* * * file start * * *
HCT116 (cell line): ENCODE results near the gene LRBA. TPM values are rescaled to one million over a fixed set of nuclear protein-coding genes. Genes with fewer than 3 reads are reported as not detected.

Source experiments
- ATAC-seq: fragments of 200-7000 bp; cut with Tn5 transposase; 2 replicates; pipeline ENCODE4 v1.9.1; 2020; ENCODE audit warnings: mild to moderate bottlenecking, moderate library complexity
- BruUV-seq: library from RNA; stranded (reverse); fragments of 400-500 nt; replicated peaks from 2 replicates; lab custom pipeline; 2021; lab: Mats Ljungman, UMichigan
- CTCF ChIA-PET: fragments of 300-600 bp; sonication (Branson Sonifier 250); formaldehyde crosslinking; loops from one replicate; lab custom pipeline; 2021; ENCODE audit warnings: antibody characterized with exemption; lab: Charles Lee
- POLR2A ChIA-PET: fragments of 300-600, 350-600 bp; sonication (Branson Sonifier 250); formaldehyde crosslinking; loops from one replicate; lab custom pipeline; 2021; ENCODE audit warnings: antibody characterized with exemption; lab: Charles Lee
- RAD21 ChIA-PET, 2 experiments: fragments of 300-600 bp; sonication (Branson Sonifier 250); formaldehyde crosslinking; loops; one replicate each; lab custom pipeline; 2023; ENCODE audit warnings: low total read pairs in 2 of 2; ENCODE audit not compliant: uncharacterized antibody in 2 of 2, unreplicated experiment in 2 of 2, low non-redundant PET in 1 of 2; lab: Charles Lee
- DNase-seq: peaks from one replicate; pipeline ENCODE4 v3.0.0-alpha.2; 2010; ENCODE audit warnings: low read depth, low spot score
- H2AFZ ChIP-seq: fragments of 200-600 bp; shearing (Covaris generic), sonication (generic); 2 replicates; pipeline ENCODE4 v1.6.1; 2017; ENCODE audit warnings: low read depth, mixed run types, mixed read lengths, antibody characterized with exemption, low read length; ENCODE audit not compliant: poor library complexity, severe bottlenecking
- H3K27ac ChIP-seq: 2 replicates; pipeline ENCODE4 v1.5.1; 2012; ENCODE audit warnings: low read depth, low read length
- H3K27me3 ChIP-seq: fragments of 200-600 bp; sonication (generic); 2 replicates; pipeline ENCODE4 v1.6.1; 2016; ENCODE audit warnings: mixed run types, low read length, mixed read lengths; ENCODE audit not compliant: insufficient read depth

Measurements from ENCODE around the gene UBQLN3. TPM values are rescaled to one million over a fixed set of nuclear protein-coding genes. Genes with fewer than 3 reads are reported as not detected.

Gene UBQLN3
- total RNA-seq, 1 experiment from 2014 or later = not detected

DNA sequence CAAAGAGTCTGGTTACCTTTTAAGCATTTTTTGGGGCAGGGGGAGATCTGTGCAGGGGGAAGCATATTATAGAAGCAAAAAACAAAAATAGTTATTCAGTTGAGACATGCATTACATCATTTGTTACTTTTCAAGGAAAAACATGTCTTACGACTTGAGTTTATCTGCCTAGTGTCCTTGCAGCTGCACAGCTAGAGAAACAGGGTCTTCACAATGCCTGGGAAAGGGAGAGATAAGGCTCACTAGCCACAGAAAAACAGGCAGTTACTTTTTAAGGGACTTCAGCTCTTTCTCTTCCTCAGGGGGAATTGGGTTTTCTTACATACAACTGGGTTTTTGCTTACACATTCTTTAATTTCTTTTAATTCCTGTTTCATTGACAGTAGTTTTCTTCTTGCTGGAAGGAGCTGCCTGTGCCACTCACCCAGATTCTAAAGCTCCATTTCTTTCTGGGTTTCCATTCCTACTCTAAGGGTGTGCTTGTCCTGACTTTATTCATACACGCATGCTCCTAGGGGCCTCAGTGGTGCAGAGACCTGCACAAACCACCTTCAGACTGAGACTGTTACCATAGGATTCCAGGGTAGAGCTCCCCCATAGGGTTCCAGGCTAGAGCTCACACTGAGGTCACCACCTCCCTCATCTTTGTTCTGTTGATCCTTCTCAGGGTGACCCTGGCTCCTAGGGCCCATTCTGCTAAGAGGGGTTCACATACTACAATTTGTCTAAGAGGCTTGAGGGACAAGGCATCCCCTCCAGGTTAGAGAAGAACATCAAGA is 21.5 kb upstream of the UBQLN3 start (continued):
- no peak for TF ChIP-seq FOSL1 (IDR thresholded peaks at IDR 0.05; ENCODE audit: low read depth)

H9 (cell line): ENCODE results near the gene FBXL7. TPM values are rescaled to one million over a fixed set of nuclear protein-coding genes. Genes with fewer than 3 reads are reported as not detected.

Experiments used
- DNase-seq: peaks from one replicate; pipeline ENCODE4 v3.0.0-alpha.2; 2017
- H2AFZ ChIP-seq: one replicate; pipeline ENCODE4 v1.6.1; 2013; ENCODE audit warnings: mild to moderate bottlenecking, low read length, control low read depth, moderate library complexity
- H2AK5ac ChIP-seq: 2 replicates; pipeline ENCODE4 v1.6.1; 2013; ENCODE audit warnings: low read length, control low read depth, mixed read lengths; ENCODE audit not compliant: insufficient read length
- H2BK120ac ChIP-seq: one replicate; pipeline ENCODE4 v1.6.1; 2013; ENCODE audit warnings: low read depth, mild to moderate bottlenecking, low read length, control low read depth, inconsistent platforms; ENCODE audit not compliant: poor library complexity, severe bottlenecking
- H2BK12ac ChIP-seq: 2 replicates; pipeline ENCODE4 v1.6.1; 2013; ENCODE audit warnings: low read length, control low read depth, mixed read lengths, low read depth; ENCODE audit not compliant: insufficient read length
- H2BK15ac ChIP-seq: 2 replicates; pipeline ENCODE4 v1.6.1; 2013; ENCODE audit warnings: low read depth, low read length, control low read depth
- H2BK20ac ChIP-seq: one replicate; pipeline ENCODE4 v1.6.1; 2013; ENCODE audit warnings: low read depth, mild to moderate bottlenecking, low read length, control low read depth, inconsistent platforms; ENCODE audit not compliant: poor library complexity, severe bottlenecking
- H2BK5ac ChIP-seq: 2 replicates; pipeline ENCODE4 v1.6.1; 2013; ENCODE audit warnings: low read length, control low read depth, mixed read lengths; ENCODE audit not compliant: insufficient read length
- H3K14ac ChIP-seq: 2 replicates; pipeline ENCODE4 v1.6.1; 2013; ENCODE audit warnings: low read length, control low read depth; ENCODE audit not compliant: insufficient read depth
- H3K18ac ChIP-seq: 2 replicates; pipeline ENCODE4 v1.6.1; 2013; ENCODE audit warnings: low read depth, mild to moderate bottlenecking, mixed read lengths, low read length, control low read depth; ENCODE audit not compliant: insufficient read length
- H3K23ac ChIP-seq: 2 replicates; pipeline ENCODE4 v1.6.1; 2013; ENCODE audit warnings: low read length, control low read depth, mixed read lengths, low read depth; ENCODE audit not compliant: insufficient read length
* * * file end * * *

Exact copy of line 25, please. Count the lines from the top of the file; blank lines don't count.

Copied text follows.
- H2BK20ac ChIP-seq: one replicate; pipeline ENCODE4 v1.6.1; 2013; ENCODE audit warnings: low read depth, mild to moderate bottlenecking, low read length, control low read depth, inconsistent platforms; ENCODE audit not compliant: poor library complexity, severe bottlenecking